Sunday , July 25 2021

Suez Canal: Container ship blockage forces Syria to ration fuel as it awaits resupply


Suez Canal officials hoped that high tide and dredging efforts could see the giant ship freed on Saturday night, four days after it ran aground. But despite progress the previous night in freeing the rudder and propeller, the vessel remains wedged across the canal.

Dredging efforts continued Sunday, according to Ever Given’s operator, Evergreen Marine, with attempts to refloat the vessel due to resume from 2 p.m. local time (9 a.m. ET).

Meanwhile, the backlog of ships awaiting transit through the vital Egyptian waterway has grown to 327, according to Leth Agencies, the canal’s service provider.

Syria’s Ministry of Petroleum and Mineral Resources said the blockage of the Suez Canal had “hindered the oil supplies to Syria and delayed arrival of a tanker carrying oil and oil derivations to Syria,” state-run SANA news reported.

Amid fears over fuel supplies, the Middle Eastern nation has been forced to ration “the available quantities of petroleum derivatives mainly diesel and benzene to ensure their vital availability for the longest possible time,” SANA said Saturday.

The step has been taken “in order to guarantee the continued supply of basic services to Syrians such as bakeries, hospitals, water stations, communication centers, and other vital institutions,” according to SANA, citing the ministry.

Syria will continue to ration oil supplies until “the return of normal movement of the navigation via the Suez Canal, which may take an unknown time,” it added.

The Ever Given, a huge ship almost as long as the Empire State Building is tall, ran aground in the Egyptian canal on Tuesday after being caught in 40-knot winds and a sandstorm. Authorities are also investigating possible human or technical errors.

The blockage, in what is one of the world’s busiest and most important waterways, could have a major impact on already stretched global supply chains, with disruption escalating with each day that passes.

A team of expert salvors from Dutch firm SMIT Salvage and Japan’s Nippon Salvage — who have worked on several high-profile operations in the past — has been appointed to help the Suez Canal Authoriity re-float the ship, the charter company Evergreen Marine said.

Dredgers have been working to extract vast quantities of sand and mud from around the port side of the 224,000-ton vessel’s bow.

“Having removed more than 20,000 tons of sand and mud, the dredging operation underway has succeeded in loosening the Ever Given’s bow within the bank of the Suez Canal and the ship’s stern has been cleared from the sand bank,” Evergreen Marine said in an update Sunday.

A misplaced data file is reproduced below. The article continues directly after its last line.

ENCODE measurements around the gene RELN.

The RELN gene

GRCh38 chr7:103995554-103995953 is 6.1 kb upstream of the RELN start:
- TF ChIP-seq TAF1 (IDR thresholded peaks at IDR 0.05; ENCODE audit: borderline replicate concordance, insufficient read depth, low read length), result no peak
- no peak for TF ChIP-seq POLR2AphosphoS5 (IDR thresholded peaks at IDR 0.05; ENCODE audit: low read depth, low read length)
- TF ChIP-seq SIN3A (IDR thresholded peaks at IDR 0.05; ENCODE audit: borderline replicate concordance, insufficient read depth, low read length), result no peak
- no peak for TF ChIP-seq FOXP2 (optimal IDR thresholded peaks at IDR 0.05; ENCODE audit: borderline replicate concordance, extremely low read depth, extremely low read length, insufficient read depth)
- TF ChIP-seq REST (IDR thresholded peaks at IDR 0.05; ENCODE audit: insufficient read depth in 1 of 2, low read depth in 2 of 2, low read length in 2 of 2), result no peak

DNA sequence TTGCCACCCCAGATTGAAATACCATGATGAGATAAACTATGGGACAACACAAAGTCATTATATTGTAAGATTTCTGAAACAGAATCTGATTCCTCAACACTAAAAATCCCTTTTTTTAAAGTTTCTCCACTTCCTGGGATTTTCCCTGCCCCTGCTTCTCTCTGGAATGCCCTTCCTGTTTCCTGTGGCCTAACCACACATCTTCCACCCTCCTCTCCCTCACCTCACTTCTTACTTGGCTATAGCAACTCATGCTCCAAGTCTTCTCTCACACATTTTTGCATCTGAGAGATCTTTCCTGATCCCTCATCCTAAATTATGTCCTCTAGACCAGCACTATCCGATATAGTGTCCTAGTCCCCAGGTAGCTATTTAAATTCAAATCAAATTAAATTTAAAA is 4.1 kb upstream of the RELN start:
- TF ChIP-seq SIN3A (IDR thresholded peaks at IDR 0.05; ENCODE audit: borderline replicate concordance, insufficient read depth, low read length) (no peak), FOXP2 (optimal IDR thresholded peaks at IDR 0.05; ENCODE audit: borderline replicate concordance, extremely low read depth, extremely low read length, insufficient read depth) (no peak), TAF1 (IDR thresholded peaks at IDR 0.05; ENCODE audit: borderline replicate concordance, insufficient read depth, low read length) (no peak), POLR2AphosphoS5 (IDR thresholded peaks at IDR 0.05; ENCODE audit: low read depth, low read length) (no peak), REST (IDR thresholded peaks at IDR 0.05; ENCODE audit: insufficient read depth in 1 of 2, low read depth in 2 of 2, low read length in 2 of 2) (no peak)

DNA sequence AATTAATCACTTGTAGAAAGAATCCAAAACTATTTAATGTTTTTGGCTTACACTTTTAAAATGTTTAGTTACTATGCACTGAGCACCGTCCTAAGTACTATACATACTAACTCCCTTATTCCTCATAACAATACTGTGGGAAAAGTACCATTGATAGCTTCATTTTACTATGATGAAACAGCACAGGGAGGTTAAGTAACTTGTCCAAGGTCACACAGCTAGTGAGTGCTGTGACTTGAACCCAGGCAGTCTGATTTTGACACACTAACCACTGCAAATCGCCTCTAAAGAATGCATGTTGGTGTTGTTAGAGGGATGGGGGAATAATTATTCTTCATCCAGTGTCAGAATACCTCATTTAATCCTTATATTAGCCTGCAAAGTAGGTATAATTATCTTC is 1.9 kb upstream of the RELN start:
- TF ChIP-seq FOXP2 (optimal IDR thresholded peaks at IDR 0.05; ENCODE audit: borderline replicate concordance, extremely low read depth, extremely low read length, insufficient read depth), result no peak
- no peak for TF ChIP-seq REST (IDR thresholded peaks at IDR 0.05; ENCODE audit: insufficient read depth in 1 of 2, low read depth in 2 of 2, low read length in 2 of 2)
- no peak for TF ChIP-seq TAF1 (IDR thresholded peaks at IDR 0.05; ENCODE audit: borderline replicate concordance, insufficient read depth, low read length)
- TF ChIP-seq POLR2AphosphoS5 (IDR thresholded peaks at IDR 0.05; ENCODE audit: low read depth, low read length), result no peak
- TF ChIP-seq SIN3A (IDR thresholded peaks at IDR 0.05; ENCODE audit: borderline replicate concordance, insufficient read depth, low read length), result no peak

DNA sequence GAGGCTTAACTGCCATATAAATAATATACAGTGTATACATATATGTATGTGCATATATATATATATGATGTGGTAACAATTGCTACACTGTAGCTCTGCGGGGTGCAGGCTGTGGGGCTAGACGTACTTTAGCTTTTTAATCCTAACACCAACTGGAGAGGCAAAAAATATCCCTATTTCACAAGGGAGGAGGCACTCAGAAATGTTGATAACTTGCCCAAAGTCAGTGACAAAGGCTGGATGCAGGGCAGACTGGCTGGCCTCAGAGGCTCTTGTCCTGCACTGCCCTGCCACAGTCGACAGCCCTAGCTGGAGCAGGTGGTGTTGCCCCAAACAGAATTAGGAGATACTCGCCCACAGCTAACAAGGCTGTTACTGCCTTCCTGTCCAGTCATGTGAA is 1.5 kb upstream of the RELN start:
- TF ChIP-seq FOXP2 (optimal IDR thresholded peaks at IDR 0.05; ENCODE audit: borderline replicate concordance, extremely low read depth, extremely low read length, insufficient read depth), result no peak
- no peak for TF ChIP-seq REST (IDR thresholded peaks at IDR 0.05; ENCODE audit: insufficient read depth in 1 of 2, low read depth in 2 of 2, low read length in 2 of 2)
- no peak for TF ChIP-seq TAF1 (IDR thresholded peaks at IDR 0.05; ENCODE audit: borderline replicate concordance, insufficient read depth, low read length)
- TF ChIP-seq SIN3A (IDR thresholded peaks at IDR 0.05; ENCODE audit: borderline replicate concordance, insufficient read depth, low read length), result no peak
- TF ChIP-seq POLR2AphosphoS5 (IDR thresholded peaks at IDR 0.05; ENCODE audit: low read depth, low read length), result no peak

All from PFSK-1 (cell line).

“The rudder and propeller of the vessel are fully functional and expected to provide additional support to tugboats assigned to move the container ship from the accident site so that normal transit may again resume within the canal.”

Speaking at a news conference Saturday, SCA chairman Osama Rabie gave details of the rescue operation, which he described as “technically difficult” and “involving many factors.”

“We are facing a difficult and complicated situation, we work in a rocky soil, the tides are very high, in addition to the huge size of the ship and the number of containers that make it difficult,” he said. “We cannot set a specific date for the ship to float, it depends on the ship’s response.”

Around 9,000 tons of ballast water have been removed from the ship, Rabie said, with the dredging taking place during low tides while 14 tugs worked during high tides. Rescue teams managed to temporarily restart the rudder and propellers on Friday night before a low tide stalled their efforts, he said.

Two additional heavy tugboats are expected to arrive at the Ever Given “presumably early evening” on Sunday, a spokesman for Boskalis, a sister company of SMIT Salvage, told CNN.

The pair have a combined pulling capacity of around 400 tons, said spokesman Martijn Schuttevaer. Once the tugboats arrive, it could take a few hours to hook up to the Ever Given, he said.

Boskalis’ chief executive said Friday that he hoped those two tugs’ extra pulling power — combined with dredging, a high tide of 40 to 50 centimeters, and the “lever power” of the ship’s stern being relatively free — could be enough to wrest the container ship free.

A crane that could be used to remove containers from the ship’s bow, should that plan fail, has also not yet arrived, according to Boskalis.

On Saturday, Rabie described that scenario — which would lighten the ship’s load — as a time-consuming and painstaking process to which they “hopefully” would not have to resort.

Rabie added that the reasons behind the accident remain unclear. “There are many factors or reasons, fast winds and the sandstorm could have been a reason but not the main reason — it could have been a technical mistake or human error,” he said. “There will be further investigations.”

Meanwhile, billions of dollars’ worth of vital cargo and sensitive products are backlogged on the hundreds of vessels whose way is blocked. Around a dozen of them are carrying livestock.

The EU director of NGO Animals International Gabriel Paun warned that thousands of animals being transported on the vessels — mostly Romanian — could be at risk of dying if the situation is not resolved in the next few days.

CNN’s Magdy Samaan reported from Cairo and Mohammed Tawfeeq from Baghdad, while Laura Smith-Spark wrote from London. CNN’s Mostafa Salem and Mick Krever contributed to this report.

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